AFISE Are Romanian HIV+ youth gambling with death?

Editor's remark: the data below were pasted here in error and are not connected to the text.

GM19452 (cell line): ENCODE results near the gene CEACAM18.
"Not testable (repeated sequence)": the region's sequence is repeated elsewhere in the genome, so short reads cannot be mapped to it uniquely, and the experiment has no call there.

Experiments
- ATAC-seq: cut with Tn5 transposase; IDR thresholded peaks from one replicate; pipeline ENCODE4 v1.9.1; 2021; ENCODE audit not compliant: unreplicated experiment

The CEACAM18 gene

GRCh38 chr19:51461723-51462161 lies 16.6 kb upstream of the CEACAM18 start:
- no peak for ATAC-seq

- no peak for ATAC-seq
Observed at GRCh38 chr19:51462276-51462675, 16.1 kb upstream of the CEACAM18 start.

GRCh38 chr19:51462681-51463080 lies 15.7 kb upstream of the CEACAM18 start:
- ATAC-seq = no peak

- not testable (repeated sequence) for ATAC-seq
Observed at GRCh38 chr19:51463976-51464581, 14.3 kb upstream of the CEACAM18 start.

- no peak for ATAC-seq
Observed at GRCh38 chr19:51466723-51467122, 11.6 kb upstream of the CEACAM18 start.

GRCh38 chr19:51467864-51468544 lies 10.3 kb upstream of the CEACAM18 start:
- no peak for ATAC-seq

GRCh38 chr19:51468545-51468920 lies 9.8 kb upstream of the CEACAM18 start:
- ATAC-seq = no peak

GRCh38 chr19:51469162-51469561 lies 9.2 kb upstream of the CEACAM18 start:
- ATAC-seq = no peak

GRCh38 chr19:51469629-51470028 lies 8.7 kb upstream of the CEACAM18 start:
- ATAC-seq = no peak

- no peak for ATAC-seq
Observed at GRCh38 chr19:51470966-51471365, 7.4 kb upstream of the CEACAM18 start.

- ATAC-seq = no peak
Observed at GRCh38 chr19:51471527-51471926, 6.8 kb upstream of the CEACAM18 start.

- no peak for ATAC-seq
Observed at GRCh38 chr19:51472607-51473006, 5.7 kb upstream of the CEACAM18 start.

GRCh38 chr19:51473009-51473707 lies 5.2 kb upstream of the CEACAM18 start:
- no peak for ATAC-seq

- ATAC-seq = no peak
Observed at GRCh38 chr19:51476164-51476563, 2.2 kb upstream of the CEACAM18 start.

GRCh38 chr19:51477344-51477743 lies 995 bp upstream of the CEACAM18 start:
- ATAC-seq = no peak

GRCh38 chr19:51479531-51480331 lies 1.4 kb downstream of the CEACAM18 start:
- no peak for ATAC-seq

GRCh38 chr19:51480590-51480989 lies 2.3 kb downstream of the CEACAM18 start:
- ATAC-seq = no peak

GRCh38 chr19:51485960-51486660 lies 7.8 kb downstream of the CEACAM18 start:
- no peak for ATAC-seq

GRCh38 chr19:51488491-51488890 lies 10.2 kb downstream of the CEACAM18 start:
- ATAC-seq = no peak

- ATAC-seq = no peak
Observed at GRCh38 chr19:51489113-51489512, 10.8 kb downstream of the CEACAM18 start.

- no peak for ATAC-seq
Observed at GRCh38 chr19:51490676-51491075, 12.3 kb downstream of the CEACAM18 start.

Are Romanian HIV+ youth gambling with death? Background While the Romanian COE was able to achieve very low mortality rates in the previous years, (less than 1%) there are some puzzling situations regarding lack of adherence and patients’ limited cooperation with the care team, which lead to their death; we consider that these situations require better analysis from a psychosocial perspective. Objectives This presentation aims to share experiences, identify possible common factors in the profiles of the target group and raise further questions that might become relevant for other BIPAI centers delivering youth services in terms of psychosocial services design. Design/ methods The Baylor Romania psychosocial team has retrospectively analyzed a sum of case studies comprised of all patients that died in 2008 as well as cases that are currently in our care and have a very high probability of death due to ill health. We have also analyzed some cases that accepted the therapy on their own initiative after years of refusal of care. Finally, we tried to identify some common factors, dilemmas and issues that might be relevant for psychosocial programs design. Results There are two categories of patients: • those that were chronically ill, hospitalized and have lost hope and trust in medication and medical care, • those who were immunologically ill for long time, but kept a good life quality and died “unexpectedly “ in spite of all warnings and efforts to be brought back into care. While the family support is important, it seems that other factors are stronger, such as: personality type, cognitions and beliefs. The issues that arose in connection with the delivery of psychosocial services refer to: intensity and nature of support, timing and type of warnings regarding illness related dangers, ways of dealing with professionals’ feelings of helplessness. Conclusions It seems that medical success (ie achieving good clinical result) can be tricky when working with adolescents and young people. They tend to develop cognitions that link their good health to other factors than the ARVs such as luck or invincibility. Also, there is a peer pressure among adolescent patients themselves, especially in regard to therapy and it’s effects. Therefore, we recommend shaping psychosocial support upon personality type and identifying patterns of social networking within the patients groups in order to identify role models that might be copied; also, we consider that other BIPAI centers need to think about best ways of supporting “success” cases, in a manner that will develop and keep their trust in the health professionals and ARVs. Authors: L. Vlahopol A. M. Schweitzer A. Caraveteanu